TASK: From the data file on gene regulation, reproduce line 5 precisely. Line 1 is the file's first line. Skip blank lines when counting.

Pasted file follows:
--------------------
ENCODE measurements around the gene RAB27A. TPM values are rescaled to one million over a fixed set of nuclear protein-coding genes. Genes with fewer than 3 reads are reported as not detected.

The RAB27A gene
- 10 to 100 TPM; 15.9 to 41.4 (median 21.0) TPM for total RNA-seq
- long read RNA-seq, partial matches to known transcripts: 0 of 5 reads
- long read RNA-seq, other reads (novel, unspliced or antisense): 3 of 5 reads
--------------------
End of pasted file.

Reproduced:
- long read RNA-seq, other reads (novel, unspliced or antisense): 3 of 5 reads